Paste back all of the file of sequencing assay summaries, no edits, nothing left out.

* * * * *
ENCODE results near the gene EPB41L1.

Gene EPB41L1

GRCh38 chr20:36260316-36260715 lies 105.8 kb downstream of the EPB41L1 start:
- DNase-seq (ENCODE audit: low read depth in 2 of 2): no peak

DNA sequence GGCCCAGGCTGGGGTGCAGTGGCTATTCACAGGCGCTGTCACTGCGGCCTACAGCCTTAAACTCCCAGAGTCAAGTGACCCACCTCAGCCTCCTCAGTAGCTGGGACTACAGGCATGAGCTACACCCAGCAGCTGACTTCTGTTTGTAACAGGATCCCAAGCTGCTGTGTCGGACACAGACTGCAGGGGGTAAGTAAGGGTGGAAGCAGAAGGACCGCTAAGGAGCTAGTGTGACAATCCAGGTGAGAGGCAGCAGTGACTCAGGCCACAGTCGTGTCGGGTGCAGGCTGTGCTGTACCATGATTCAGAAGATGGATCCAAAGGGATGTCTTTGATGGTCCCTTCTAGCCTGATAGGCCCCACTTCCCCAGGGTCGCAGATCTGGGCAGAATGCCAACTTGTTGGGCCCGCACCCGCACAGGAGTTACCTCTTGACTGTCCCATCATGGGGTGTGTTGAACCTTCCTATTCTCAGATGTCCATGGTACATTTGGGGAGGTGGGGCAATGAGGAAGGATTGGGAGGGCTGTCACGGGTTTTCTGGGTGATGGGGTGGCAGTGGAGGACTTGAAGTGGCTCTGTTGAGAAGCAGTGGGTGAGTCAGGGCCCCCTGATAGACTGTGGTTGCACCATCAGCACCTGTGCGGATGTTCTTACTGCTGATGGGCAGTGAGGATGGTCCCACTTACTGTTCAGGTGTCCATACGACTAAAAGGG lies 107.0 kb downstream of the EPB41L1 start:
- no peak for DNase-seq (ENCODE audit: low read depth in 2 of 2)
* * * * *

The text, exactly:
ENCODE results near the gene EPB41L1.

Gene EPB41L1

GRCh38 chr20:36260316-36260715 lies 105.8 kb downstream of the EPB41L1 start:
- DNase-seq (ENCODE audit: low read depth in 2 of 2): no peak

DNA sequence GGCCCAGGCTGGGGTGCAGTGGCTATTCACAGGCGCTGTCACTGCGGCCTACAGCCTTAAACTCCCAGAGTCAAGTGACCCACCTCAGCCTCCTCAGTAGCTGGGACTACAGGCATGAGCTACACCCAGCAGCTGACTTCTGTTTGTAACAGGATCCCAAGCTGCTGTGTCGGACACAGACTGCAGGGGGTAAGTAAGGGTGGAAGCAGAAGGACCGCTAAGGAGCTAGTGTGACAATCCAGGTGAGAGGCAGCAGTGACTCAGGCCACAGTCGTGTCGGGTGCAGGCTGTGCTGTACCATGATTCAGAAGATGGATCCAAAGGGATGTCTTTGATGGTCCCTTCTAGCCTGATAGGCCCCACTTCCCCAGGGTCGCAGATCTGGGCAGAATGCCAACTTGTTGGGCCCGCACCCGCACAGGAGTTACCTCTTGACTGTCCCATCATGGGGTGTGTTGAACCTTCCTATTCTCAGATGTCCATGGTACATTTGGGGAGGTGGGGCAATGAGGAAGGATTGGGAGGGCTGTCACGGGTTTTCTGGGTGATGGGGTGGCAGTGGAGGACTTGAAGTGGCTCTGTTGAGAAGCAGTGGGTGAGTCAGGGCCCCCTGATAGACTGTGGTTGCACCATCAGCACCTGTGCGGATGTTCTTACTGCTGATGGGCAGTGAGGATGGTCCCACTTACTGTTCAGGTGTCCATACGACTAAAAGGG lies 107.0 kb downstream of the EPB41L1 start:
- no peak for DNase-seq (ENCODE audit: low read depth in 2 of 2)